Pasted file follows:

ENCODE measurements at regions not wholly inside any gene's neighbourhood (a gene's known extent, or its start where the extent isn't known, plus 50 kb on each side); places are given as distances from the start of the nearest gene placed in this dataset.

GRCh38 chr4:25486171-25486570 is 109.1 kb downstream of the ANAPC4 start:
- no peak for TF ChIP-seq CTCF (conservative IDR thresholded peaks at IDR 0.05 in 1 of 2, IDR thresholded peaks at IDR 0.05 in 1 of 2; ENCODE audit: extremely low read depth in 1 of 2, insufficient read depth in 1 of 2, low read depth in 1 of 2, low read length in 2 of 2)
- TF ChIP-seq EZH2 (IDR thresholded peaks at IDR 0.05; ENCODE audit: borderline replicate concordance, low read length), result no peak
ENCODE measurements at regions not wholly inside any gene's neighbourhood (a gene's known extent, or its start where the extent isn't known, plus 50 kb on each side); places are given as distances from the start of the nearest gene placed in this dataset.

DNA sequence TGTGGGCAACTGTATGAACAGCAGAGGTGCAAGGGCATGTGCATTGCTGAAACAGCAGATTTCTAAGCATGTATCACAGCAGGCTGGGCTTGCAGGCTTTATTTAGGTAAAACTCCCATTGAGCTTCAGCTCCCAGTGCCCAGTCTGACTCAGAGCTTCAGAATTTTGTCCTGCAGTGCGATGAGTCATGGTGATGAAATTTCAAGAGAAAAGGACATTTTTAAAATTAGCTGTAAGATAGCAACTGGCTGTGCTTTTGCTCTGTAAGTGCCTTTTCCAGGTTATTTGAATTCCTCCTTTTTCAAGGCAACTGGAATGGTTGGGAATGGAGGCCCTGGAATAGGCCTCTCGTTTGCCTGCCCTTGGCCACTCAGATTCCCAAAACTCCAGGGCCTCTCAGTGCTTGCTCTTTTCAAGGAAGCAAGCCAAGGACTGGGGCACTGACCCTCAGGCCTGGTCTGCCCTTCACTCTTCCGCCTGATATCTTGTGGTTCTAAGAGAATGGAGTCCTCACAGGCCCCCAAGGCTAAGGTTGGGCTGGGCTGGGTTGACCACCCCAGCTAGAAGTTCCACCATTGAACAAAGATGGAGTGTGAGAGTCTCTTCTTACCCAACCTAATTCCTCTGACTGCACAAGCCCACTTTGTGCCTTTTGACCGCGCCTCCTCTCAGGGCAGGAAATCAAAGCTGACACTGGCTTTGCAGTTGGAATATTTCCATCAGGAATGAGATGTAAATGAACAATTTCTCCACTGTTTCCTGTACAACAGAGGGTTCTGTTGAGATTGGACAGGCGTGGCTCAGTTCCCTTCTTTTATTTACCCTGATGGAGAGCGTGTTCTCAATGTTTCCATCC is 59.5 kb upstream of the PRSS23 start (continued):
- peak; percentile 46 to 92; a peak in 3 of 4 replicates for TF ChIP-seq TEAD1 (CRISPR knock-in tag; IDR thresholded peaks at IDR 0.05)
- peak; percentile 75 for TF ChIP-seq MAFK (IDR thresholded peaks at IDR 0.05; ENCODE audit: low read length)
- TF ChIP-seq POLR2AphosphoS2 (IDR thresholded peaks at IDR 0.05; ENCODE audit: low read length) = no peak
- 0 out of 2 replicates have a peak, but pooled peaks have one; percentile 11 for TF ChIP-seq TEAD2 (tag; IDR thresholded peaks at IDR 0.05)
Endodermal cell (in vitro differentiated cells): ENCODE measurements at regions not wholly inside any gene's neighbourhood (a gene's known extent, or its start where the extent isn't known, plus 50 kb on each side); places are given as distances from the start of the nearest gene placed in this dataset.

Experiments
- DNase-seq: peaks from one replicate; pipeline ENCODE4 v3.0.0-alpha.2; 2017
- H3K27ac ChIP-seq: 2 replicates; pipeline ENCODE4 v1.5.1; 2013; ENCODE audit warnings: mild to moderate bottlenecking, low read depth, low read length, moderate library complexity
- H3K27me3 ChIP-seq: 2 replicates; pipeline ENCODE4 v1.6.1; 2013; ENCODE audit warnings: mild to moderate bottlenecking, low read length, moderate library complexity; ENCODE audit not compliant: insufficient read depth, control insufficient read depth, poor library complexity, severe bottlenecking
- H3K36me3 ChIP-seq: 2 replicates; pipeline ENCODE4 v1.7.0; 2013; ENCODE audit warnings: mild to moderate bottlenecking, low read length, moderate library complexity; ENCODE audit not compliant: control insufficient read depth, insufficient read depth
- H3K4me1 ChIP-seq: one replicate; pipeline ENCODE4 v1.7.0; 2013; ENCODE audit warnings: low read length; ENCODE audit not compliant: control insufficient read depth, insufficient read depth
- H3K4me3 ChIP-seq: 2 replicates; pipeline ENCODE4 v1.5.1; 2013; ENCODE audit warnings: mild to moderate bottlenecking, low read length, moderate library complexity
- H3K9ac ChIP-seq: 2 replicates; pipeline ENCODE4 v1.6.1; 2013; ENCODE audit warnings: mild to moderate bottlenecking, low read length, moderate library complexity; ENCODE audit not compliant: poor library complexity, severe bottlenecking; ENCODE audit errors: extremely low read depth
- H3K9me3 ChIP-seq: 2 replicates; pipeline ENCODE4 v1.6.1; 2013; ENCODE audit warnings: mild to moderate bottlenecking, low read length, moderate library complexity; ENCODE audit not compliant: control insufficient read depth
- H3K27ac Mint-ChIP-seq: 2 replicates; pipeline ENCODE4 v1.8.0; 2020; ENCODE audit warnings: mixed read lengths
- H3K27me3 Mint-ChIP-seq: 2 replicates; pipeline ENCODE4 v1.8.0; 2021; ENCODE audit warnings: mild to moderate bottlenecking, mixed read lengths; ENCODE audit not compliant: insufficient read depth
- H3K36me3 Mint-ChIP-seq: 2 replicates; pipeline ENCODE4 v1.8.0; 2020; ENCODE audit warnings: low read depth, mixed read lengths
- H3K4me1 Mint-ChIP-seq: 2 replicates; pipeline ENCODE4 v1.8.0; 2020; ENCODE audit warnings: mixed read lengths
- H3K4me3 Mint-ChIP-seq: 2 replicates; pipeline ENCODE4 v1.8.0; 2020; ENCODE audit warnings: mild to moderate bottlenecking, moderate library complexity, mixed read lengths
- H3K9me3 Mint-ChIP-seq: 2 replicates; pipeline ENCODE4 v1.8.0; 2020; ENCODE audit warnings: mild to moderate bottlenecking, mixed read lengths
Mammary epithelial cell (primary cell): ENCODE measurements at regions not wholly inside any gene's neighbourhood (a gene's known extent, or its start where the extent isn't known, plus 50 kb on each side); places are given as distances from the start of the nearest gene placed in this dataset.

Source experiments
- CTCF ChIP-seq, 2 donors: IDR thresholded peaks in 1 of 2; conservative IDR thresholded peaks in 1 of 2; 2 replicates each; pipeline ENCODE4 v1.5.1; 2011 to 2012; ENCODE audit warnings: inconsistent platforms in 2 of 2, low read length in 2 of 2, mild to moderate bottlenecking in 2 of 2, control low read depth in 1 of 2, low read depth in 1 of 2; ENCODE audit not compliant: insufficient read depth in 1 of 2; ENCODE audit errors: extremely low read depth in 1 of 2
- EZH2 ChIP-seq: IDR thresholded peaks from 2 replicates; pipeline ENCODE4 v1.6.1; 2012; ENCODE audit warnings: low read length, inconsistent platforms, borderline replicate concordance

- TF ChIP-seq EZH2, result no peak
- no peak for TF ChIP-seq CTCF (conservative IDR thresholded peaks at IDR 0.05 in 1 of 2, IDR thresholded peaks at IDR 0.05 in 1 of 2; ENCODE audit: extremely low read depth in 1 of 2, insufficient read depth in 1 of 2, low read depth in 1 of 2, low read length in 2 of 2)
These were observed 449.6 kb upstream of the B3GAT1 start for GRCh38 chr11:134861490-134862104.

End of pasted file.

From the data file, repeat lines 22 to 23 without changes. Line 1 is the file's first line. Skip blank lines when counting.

- H3K27me3 Mint-ChIP-seq: 2 replicates; pipeline ENCODE4 v1.8.0; 2021; ENCODE audit warnings: mild to moderate bottlenecking, mixed read lengths; ENCODE audit not compliant: insufficient read depth
- H3K36me3 Mint-ChIP-seq: 2 replicates; pipeline ENCODE4 v1.8.0; 2020; ENCODE audit warnings: low read depth, mixed read lengths